I was collected at the airport at the beginning and then returned when it is time to depart. Their staff were lovely and we were all very well cared for. Their fleet of accessible wheelchair friendly vehicles was great, all air conditioned, and equipped with ramps. There was plenty of room for us all. If I preferred, one of the guides would pick me up and whisk me into the front seat. Wow. 


One young lady who is a wheelchair user wanted to put her feet in the Indian Ocean at a special viewpoint at the Isimangaliso Wetland Park. Her guide lifted her up and carried her down to the water’s edge. She was so excited and thrilled! Wheeled people seldom get to enjoy such pleasures as we tend to become bogged! 


We started off at a magnificent Lodge in Durban where we stayed three nights, we had the run of 30 acres of beautiful landscaped grounds where we could unwind and get over our jetlag. There were 21 of us, five in wheelchairs. I found my new friends delightful to be with and enjoyed talking with people who did not judge me because I was sitting down! 


We had an outing before we left Durban. There is a wonderful aquarium made from an old ship and we could see fish, sharks, etc. from all sides of the vessel. You could even go swimming with the sharks. A huge bonus at this Durban Beachfront was the lovely accessible beach mat and beach wheelchairs that go up to the sea and water.


There was a bit of shopping time so some of us managed a bargain or two.



Heading To The Hluhluwe/Umfolozi Game Park And Nature Reserve

The next day we headed to the Hluhluwe/Umfolozi Game Park and Nature Reserve. This is South Africa’s second largest Big Five Game Reserve and it’s based in the Isimangalsio Wetland Park in South Africa’s Kwazulu Natal province. Upon arrival I was blown away by plenty of wildlife sightings and photography was excellent.


Our accessible lodge was on a high hill with the chalets spread along the top. These had beautiful expansive views down in to the valley. We all spent many hours exploring the game park. One early morning we were in the open park vehicle and quietly parked near a herd of elephants. Our field guide said they were there, although we could not see any of them. But soon there was the sound of breaking branches and movement. Eventually one female elephant slowly emerged from the undergrowth and wandered off, soon to be followed by several others, one at a time and quietly.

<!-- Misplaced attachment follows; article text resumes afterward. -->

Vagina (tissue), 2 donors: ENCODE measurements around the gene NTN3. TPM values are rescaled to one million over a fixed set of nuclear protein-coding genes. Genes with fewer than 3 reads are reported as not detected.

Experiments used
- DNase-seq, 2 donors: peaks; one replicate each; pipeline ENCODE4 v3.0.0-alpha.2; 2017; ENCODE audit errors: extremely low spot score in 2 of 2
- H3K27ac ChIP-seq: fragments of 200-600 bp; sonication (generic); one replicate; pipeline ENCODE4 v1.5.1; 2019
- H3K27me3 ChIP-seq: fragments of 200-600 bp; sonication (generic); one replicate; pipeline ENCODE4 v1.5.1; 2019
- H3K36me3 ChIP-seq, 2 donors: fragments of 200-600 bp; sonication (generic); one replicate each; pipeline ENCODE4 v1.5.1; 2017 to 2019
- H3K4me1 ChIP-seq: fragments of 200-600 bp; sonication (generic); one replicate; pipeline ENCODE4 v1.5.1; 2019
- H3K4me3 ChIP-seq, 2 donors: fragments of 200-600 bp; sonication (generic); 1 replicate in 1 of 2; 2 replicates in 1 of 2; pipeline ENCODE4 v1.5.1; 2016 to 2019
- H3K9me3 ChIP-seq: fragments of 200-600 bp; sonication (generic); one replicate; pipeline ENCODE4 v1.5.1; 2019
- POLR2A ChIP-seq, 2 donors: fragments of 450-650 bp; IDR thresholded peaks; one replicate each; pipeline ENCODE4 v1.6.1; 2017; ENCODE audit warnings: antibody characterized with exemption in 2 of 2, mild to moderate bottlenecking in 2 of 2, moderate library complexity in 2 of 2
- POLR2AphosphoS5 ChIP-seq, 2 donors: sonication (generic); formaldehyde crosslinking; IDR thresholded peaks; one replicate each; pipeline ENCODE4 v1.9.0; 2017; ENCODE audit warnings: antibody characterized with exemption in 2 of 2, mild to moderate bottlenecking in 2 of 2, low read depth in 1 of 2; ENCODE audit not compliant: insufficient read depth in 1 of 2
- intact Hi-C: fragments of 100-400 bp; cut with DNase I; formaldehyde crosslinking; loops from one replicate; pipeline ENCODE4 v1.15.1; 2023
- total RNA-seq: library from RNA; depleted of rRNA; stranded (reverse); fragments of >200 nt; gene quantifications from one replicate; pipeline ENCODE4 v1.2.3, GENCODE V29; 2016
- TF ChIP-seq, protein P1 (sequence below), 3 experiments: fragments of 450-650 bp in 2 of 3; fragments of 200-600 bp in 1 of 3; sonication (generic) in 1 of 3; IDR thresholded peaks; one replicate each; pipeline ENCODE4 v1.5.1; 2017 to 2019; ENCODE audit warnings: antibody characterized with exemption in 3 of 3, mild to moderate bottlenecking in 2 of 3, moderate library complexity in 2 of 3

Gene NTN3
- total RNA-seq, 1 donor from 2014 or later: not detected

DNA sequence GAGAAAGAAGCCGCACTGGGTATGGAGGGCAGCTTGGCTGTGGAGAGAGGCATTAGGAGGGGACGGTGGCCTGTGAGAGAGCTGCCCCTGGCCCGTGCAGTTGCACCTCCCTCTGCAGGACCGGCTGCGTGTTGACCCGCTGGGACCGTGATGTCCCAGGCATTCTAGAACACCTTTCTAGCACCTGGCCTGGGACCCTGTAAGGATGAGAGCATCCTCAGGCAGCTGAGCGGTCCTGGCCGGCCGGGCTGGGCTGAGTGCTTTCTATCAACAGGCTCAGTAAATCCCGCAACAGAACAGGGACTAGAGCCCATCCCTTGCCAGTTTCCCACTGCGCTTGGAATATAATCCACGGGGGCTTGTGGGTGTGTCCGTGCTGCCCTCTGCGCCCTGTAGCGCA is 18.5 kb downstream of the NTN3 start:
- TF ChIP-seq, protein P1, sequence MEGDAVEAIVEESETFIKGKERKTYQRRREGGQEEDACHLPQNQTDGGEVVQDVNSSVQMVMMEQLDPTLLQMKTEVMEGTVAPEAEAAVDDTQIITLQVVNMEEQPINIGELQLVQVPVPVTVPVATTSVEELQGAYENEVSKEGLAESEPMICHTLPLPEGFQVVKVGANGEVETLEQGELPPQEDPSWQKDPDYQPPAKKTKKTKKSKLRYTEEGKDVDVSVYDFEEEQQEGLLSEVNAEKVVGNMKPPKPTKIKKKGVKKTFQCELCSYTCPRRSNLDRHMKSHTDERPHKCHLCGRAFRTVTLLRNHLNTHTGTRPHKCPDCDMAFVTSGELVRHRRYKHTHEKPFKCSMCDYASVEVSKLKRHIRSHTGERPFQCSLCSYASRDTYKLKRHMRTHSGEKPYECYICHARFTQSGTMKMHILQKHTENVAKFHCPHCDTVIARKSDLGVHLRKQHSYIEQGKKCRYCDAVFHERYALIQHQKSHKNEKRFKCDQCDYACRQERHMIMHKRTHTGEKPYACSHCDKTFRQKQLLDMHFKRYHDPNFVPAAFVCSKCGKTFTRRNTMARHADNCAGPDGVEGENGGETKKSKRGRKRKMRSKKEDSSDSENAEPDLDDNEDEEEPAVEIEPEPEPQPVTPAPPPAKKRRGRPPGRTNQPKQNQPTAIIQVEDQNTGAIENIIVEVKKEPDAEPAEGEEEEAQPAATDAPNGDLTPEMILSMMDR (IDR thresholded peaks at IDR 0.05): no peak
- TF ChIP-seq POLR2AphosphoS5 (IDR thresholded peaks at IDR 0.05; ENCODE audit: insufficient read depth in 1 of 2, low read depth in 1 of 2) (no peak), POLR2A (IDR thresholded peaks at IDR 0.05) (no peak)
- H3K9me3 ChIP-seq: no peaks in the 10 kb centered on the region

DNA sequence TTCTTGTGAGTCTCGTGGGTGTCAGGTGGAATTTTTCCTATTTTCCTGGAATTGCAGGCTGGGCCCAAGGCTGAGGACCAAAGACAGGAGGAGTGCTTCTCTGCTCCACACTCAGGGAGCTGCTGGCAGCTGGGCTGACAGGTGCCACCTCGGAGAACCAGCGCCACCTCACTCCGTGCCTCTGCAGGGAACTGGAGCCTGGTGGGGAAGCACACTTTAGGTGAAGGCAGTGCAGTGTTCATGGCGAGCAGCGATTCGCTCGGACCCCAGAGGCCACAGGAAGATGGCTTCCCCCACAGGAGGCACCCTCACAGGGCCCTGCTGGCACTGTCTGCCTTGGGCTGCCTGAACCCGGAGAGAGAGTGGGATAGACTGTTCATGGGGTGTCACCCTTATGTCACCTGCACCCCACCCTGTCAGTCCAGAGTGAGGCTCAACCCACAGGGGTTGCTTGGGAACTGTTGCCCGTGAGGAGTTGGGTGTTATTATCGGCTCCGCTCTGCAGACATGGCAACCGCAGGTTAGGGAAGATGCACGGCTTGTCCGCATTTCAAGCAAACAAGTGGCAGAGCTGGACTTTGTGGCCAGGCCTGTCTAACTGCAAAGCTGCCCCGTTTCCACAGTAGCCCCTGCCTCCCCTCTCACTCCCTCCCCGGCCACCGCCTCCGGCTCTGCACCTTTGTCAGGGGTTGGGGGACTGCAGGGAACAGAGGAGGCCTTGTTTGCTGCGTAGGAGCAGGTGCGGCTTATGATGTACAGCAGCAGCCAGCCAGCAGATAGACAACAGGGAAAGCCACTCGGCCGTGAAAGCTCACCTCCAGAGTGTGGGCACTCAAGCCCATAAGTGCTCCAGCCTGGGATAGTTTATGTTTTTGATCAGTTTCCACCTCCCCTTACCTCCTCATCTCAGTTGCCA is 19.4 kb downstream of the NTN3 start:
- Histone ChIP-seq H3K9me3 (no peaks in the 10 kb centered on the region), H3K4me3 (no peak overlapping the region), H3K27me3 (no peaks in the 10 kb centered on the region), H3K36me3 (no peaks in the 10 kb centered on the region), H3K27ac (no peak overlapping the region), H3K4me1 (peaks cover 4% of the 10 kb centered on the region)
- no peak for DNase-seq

It was lovely there in the shade, the sounds of unfamiliar birds, and the scent of unknown plants, combined with the gentle stillness, it belied the animals concealed in this magnificent reserve. Slowly the matriarch emerged, she was twice the size of the previous elephants. She gave us a long look, decided we were not dangerous (thank goodness) and wandered off with her herd. 


When I returned to my thatched villa that day (with a wheelchair friendly bathroom!) there were five Nyala grazing on my entry way and when I ventured inside I could see there were two buffalos snoozing on the hill opposite, being carefully groomed by little birds. Bliss!


We all went for an early morning accessible open safari game drive on the big open air trucks and although the temperature was cooler we were all very excited. We saw more herds of elephant, rhinos, buffalos and buck of all descriptions. What more could we want!


We also had a fantastic adventure meeting and feeding wild elephants. What a magnificent experience. There were three wild elephants, the biggest one a tusked bull. I stroked his trunk, his tusks, his tongue. He was beautiful, and all the time we scooped pellets into his trunk. If you were not paying enough attention to the trunk he flicked a little mud in your direction. As I felt his rough skin I wondered if moisturizer would be helpful. It was a magical day and one I will never forget.